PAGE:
What’s With Writers and Late Blooming?

What’s With Writers and Late Blooming?

According to a 2010 survey conducted by the Humber School for Writers, the average age for authors first published in book form is 42.

According to Douglas Adams, the answer to the ultimate question of Life, The Universe, and Everything is also 42.

Coincidence? Probably not.

Science, however, might explain why so many writers start later.

According to author Daniel Coyle, it all comes down to myelin, the grayish matter that protects neurons. Myelin creates mastery in anything through a process Coyle calls “deep practice.”

In The Talent Code, Coyle explains how an “electric signal traveling through a chain of neurons—a circuit of nerve fibers” creates everything we do. And like anything electrical, insulation affects performance. For neurons, myelin is that insulation.

Deep practice involves teaching circuits to fire optimally by making mistakes and correcting them. The repeated firing causes more protective myelin to develop. The more we fire a particular circuit, the more myelin optimizes that circuit, and the stronger, faster, and more fluent our movements and thoughts become.

What’s this got to do with late-blooming writers?

According to Dr. George Bartzokis, a UCLA neuropsychiatrist, people grow wiser as they grow older because

their circuits are fully insulated and instantly available to them; they can do very complicated processing on many levels, which is really what wisdom is…Complex tasks like ruling countries or writing novels—these are most often better done by people who have built the most myelin.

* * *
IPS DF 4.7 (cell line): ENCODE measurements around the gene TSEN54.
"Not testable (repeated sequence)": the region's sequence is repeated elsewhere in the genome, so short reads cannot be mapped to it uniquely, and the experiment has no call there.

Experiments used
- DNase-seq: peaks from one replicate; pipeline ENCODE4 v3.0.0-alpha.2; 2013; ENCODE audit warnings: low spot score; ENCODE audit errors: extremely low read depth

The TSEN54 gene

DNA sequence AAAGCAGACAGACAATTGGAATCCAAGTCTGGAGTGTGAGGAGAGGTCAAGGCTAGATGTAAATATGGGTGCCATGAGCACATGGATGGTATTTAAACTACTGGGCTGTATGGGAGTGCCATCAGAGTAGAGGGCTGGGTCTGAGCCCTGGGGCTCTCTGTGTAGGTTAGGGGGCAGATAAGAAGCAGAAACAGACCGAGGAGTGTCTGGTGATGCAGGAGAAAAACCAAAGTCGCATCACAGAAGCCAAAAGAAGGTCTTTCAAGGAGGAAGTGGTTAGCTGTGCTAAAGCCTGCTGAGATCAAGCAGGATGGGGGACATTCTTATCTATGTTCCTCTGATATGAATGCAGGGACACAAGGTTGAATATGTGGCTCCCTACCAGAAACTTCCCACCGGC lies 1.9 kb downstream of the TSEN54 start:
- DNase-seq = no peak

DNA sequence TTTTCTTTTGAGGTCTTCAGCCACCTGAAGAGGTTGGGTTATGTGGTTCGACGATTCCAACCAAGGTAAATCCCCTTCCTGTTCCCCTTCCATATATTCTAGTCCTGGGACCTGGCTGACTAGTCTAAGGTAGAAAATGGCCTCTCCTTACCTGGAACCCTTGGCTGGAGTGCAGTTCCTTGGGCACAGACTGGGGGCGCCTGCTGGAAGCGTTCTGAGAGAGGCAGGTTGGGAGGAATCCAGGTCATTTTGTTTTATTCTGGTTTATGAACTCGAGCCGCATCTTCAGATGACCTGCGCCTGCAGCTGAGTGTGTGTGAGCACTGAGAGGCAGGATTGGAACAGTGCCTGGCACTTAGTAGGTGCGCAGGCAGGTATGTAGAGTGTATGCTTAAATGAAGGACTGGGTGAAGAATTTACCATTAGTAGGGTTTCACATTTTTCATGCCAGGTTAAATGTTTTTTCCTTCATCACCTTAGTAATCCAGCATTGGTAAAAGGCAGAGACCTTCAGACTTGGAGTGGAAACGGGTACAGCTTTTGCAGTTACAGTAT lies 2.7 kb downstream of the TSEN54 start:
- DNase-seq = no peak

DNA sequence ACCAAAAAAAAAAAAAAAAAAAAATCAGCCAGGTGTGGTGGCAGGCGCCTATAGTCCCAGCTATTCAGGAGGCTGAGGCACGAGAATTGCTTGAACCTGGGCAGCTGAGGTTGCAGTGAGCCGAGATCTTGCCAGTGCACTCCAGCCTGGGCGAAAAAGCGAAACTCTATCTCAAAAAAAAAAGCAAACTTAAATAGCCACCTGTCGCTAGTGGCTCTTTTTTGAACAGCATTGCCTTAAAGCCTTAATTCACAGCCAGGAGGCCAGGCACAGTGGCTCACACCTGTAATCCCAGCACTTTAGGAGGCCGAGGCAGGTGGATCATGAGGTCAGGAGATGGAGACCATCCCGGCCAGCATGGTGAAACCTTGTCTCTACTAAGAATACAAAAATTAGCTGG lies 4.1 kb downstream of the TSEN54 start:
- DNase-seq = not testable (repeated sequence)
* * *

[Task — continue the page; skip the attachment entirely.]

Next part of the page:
Whatever the reason, late bloomers definitely excel at creating new worlds through words. Here are 25 writers I’ve profiled and the age they first published:

  1. Beatrix Potter, age 35—her first Peter Rabbit book (after abandoning a career in mycology).
  2. Edith Wharton, age 35—a decorating book for the wealthy; at 58, she became the first woman to win the Pulitzer for Age of Innocence.
  3. Jules Verne, 35—Five Weeks in a Balloon; he published A Journey to the Center of the Earth a year later.
  4. Edgar Rice Burroughs, 36—A Princess of Mars and Tarzan.
  5. Sharon Kay Penman, 37—The Sunne in Splendour (one of my favorite historicals).
  6. Erma Bombeck, 40—At Wit’s End.
  7. James Michener, 40—Tales of the South Pacific. He wrote more than 40 books over the next 50 years.
  8. Mary Norton, 40—Bedknobs and Broomsticks; at age 49, her first Borrowers book.
  9. Madeleine L’Engle, 42—A Wrinkle in Time.
  10. P.D. James, 42—Cover Her Face, her first Adam Dalgliesh mystery; she too wrote for another 50 years.
  11. Bram Stoker, 43—The Snake’s Path; at age 50, he published Dracula.
  12. Lee Child, 43—Killing Floor; he’s still going strong with his Jack Reacher thrillers.
  13. Janet Evanovich, 44—sold her first book to Bantam Loveswept; at age 51, she started her popular Stephanie Plum series.
  14. Ian Fleming, 44—Casino Royale, the first book in the James Bond series.
  15. Alex Haley, 44—The Autobiography of Malcolm X; at age 55, he published Roots (made into the miniseries of the same name).
  16. Sue Monk Kidd, 44—Dance of the Dissident Daughter; at age 53, she published Secret Life of Bees.
  17. Claire Cook, 45—Ready to Fall; at age 49, she published Must Love Dogs, made into the film of the same name.
  18. Kenneth Grahame, 49—The Wind in the Willows.
  19. Richard Adams, 53—Watership Down.
  20. Lilian Jackson Braun, 53—The Cat Who Could Read Backwards; she continued the series for another 40 years.